The elderly are much more susceptible to long-term side effects. For this reason, a lower lithium level is targeted in seniors [6].

Lithium Levels & Side Effects

High levels of lithium in the blood can cause side effects and lead to toxicity [13].

For example, levels above 1.2 mmol/L can cause severe side effects, including nausea, vomiting, and tremors [13].

Very high levels (above 2.0 mmol/L) can cause permanent brain damage and even lead to death [13].

However, side effects can happen even if your levels are normal [6].

The opposite is possible too: your blood levels could be high and you could be free of side effects. How is that possible? Let’s look at how lithium tests work again.

The lab test your doctor orders measures only lithium in the blood, that is, outside your cells and tissues. Lithium needs to enter your cells to have an effect. The test could pick up high blood levels, but your cellular levels could still be normal [14].

More About Lithium

Lithium is usually combined into salts to improve its absorption and distribution throughout the body [15].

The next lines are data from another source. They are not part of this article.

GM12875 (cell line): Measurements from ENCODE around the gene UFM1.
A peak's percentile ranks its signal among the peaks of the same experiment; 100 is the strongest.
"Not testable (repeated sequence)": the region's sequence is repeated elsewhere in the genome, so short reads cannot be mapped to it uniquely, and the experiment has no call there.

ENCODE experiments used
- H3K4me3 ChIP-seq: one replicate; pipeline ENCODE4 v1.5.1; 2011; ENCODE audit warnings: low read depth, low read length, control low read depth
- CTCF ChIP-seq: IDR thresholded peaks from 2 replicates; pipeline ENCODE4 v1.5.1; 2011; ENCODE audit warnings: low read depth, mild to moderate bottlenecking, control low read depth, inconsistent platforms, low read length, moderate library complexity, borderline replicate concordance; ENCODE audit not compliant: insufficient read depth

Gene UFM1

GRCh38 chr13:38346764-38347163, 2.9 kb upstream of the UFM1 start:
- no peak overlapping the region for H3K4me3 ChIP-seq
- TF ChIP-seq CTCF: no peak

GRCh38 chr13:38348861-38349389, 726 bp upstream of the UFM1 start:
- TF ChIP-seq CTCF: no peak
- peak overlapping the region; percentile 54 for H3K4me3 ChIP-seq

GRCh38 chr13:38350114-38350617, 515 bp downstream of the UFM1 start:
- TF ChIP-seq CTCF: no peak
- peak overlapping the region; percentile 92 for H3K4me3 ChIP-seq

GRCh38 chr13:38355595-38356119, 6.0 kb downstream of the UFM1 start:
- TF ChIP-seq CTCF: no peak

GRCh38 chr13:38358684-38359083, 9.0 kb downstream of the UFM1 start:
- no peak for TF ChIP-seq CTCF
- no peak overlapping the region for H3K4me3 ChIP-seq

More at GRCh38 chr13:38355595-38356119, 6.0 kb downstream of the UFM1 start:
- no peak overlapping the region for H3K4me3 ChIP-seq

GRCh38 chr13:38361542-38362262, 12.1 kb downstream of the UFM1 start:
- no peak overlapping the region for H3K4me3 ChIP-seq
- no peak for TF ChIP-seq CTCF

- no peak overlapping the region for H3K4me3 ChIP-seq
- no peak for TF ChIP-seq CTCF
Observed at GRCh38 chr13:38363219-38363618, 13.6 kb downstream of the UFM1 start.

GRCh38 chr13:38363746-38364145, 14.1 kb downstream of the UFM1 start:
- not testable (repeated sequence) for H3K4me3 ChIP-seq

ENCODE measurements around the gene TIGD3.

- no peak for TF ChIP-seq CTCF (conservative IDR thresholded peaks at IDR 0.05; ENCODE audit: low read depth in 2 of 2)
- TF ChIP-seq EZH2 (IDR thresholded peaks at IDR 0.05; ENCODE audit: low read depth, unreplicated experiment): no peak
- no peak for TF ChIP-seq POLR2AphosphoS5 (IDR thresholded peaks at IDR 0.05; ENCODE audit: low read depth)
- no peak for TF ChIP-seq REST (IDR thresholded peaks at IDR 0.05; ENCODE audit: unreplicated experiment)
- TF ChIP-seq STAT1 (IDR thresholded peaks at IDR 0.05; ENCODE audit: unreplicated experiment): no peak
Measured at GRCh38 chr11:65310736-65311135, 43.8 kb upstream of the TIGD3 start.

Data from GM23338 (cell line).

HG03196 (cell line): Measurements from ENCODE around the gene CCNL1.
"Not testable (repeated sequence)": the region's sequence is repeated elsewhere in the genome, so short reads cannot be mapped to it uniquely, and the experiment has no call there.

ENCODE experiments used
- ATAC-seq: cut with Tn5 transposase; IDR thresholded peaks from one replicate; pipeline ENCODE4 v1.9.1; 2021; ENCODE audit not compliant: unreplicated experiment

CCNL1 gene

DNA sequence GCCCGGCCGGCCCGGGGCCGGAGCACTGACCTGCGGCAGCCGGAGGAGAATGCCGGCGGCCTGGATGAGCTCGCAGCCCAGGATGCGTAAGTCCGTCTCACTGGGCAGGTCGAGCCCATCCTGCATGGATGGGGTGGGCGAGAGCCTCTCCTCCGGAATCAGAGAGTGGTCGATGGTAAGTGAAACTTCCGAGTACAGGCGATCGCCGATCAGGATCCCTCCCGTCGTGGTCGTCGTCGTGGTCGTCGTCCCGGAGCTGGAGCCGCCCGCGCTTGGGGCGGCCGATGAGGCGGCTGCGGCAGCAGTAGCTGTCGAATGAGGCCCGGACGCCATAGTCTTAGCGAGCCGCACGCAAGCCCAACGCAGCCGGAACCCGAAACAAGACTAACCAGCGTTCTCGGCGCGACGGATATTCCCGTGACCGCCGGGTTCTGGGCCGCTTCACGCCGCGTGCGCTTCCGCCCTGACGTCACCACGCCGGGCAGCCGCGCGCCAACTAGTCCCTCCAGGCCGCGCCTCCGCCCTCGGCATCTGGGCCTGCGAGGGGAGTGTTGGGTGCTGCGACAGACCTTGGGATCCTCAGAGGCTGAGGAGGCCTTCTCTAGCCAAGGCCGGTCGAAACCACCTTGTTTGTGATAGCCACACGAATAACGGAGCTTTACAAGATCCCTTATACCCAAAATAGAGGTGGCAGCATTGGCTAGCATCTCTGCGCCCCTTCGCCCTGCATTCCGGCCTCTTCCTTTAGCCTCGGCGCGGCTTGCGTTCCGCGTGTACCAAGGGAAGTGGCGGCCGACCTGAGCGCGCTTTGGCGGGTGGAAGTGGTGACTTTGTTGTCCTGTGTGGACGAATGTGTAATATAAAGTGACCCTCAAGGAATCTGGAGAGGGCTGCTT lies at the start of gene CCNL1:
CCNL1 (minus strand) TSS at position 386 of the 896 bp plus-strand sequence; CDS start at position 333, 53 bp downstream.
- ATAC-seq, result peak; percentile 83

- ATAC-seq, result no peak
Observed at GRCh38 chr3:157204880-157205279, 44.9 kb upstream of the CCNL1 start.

In this article, we focused on lithium as a prescription drug, which is usually in the form of lithium carbonate. It’s given at high doses and people who take them require routine monitoring to avoid toxicity. Certain liquid formulations use lithium citrate, which is also available in very low doses over the counter [16].

Lithium orotate, on the other hand, is popular as a supplement. This form of lithium is not approved by the FDA for medical treatment. People take it at much lower doses and therefore normally don’t need to monitor their lithium blood levels [15].

Studies suggest that lithium orotate may be better at penetrating into the brain, but data about its effectiveness and safety are limited [17, 18, 19, 20]. Check out our lithium orotate article to learn more about the pros and cons of this supplement.

Lithium Diet

Normally, there are no dietary restrictions when taking lithium medications.

However, certain food choices can help keep lithium levels stable. These include [21]:

  • Drinking 8 to 10 glasses of water every day: Dehydration can cause lithium levels in the blood to rise. Drinking a consistent amount of water each day helps to ensure stable levels [21].
  • Keeping your salt and caffeine intake about the same each day: A sudden increase in salt or caffeine intake can reduce lithium levels (and vice versa). The key is to remain consistent [21].
  • Avoiding alcoholic beverages: Alcohol can alter your lithium levels – and it is generally not a good idea in people with mental health conditions [22].